Company (Barrington Stage Company)

Run date: August 10, 2017 – September 10, 2017
Theater: Barrington Stage Company (Pittsfield, MA)

Cast: Aaron Tveit (Robert), Lawrence Street (Harry), Kate Loprest (Susan), Jeannette Bayardelle (Sarah), Paul A. Schaefer (Peter), Jane Pfitsch (Jenny), James Ludwig (David), Lauren Marcus (Amy), Joseph Spieldenner (Paul), Ellen Harvey (Joanne), Peter Reardon (Larry), Mara Davi (April), Nora Schell (Marta), Rebecca Kuznick (Kathy)

Libretti by: George Furth
Lyrics by: Stephen Sondheim
Music by: Stephen Sondheim

Directed by: Julianne Boyd
Choreographed by: Jeffrey Page

Over a series of dinner parties, dates and conversations with his friends, the perennially single Bobby attempts to understand the pros and cons of marriage and the meaning of the word “commitment.”

ACT ONE

01. Overture
02. Company *
03. The Little Things You Do Together
04. Sorry-Grateful
05. You Could Drive a Person Crazy
06. Have I Got A Girl for You
07. Someone Is Waiting *
08. Another Hundred People
09. Getting Married Today
10. Marry Me a Little *

ACT TWO

01. Entr’acte
02. Side by Side by Side/What Would We Do Without You? *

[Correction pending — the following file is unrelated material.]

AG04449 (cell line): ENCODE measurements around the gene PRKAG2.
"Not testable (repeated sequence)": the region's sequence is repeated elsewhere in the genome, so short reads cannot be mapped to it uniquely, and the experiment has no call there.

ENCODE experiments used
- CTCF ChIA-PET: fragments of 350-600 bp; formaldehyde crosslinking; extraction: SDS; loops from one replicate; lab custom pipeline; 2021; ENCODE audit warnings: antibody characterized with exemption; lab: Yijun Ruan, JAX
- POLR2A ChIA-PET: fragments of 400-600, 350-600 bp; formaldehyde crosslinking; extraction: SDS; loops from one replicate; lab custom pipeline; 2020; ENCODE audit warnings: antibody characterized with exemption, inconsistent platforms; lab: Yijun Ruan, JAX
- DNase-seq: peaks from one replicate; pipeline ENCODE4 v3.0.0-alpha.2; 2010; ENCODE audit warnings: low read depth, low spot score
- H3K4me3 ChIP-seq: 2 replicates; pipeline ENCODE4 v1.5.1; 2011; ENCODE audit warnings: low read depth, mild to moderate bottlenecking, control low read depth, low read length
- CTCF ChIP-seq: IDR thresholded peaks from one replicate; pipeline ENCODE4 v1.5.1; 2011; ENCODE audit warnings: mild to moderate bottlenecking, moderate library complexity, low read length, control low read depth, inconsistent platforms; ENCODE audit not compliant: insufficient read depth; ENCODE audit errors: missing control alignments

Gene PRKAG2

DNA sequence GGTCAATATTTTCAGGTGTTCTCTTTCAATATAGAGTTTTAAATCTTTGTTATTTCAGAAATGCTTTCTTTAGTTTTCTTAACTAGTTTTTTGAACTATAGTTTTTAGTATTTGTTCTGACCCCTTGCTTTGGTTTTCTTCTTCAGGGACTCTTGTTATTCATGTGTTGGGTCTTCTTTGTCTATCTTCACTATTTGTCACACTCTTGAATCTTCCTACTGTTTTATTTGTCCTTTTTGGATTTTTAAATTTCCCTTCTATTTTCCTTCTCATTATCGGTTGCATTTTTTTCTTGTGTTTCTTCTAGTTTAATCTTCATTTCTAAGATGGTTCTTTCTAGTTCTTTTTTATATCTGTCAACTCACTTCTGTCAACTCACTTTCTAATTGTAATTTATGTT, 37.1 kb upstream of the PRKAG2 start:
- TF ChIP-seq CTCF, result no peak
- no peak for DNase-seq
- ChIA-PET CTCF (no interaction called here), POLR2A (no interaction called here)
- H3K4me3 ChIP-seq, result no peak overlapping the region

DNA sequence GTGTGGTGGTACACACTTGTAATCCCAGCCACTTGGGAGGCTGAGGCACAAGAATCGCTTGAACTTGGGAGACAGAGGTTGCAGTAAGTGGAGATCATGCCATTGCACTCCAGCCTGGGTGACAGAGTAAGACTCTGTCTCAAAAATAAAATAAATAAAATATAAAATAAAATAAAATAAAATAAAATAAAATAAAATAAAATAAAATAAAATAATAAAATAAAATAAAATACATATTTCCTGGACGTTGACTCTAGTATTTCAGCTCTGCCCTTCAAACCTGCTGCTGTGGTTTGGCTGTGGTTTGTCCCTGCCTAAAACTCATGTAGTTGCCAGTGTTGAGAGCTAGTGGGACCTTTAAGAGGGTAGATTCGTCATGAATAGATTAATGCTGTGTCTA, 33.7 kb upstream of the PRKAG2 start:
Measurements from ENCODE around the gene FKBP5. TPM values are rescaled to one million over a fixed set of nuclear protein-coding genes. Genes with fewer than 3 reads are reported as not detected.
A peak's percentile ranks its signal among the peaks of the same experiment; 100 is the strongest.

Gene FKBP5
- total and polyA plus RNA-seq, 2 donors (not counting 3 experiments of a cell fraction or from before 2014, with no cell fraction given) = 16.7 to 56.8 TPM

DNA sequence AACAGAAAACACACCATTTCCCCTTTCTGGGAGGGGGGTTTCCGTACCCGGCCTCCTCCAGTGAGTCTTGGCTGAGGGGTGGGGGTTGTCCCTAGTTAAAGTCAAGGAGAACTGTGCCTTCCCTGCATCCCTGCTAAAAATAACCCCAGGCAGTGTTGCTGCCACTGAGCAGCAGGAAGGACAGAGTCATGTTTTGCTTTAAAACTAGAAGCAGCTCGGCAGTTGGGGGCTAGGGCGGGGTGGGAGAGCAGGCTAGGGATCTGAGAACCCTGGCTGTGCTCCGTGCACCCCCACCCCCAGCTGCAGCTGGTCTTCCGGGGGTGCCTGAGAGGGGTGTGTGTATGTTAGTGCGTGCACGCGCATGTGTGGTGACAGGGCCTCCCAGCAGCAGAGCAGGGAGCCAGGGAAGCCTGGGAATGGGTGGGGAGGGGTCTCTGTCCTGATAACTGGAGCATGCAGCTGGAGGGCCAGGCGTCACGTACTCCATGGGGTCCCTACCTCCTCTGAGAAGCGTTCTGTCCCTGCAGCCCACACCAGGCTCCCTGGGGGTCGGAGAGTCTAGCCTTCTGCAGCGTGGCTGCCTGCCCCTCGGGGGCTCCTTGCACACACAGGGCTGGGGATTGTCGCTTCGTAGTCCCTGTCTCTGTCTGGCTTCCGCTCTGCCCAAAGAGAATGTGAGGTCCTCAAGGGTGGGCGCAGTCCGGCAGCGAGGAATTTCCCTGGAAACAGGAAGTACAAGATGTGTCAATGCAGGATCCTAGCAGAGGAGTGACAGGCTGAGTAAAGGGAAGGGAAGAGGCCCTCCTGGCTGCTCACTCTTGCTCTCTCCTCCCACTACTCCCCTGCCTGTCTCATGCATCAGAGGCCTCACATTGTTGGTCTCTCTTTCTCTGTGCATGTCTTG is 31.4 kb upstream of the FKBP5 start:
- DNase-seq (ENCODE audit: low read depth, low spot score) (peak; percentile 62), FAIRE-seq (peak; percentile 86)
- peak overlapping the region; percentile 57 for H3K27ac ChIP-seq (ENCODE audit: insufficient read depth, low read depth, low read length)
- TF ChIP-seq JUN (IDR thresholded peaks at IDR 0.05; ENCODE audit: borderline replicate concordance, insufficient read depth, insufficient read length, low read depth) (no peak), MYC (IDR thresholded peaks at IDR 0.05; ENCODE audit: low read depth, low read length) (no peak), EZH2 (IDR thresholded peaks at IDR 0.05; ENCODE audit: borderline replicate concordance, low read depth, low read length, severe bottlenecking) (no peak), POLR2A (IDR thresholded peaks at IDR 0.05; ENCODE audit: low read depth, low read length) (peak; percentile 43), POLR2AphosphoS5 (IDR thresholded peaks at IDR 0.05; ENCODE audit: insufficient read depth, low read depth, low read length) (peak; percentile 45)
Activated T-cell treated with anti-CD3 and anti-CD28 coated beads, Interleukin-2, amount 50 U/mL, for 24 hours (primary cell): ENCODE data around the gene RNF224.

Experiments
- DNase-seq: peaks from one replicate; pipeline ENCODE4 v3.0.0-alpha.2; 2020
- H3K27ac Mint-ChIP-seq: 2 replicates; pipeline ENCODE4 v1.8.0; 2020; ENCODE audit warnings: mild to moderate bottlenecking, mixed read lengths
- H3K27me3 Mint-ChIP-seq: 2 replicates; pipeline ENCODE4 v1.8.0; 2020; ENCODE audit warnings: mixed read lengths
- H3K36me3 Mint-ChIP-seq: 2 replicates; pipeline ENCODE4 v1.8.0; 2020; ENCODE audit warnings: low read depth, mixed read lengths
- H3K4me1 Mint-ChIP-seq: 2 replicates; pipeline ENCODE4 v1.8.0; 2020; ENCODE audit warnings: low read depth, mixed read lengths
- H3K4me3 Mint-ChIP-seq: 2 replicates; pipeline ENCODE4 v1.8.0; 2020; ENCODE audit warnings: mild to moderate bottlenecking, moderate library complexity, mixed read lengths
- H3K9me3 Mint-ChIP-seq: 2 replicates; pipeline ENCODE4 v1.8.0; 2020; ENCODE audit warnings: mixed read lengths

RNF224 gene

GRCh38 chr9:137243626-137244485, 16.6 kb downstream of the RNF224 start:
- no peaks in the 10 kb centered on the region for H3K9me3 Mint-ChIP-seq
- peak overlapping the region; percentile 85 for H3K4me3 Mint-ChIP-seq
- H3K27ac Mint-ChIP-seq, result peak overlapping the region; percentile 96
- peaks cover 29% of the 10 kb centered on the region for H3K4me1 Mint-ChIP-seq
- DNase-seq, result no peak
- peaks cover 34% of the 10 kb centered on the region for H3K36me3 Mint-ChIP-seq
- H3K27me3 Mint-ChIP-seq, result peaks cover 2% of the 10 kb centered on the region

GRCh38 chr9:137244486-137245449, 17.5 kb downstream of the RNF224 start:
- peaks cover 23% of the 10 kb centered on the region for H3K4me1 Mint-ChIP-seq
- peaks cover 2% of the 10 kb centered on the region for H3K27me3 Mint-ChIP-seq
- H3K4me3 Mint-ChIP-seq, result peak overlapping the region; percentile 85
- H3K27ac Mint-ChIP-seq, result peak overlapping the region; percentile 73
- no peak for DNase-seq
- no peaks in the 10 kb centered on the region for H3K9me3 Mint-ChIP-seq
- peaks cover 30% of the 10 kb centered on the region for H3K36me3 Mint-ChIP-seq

03. Poor Baby
04. Have I Got A Girl for You
05. Tick-Tock
06. Barcelona *
07. The Ladies Who Lunch
08. Being Alive *
09. Finale Ultimo (Company) *


An asterisk (*) denotes a song featuring Aaron.

REVIEWS

“Aaron Tveit brings a riveting magnetism to the leading role of Bobby in Company[…] Tveit, returning to BSC after a decade during which he achieved significant success on Broadway, television and film, has the presence but not the remoteness of a star; he’s a standout, yet also fully part of a remarkable ensemble. It would be easy to overplay Bobby, a single man in 1970s New York City surrounded by five married couples all eager for him to join their wedded ranks. Tveit instead makes Bobby both the focus of the couples’ attention and a mirror reflecting their varied relationships. Bobby has to just be, neither too anguished about being single nor too carefree, and Tveit achieves this to perfection.

[…] By the end, there’s only one thing left to do, and that’s Bobby singing ‘Being Alive.’ It’s a song, Sondheim has said, that moves from complaint to prayer[…] As sung by Tveit, it’s neither cynical nor sappy. It’s bitter and angry, plaintive and hopeful, pleading and optimistic. It’s being alive.”
ALBANY TIMES UNION

“If you are a Sondheim enthusiast and can’t get enough of his music, lyrics, and sensibility, you will be pleased to know that Julianne Boyd has cast a strong production of Company, with an excellent Bobby (Aaron Tveit) and vibrant band and ensemble. […] Slender and likable, Aaron Tveit delivers Bobby’s songs in a lyric tenor; the performer does his best to put some flesh on this stick figure as he ponders the passage of time and lack of human connection on his 35th birthday. Tveit is a consummate performer, speaking, singing, and dancing with […] élan.”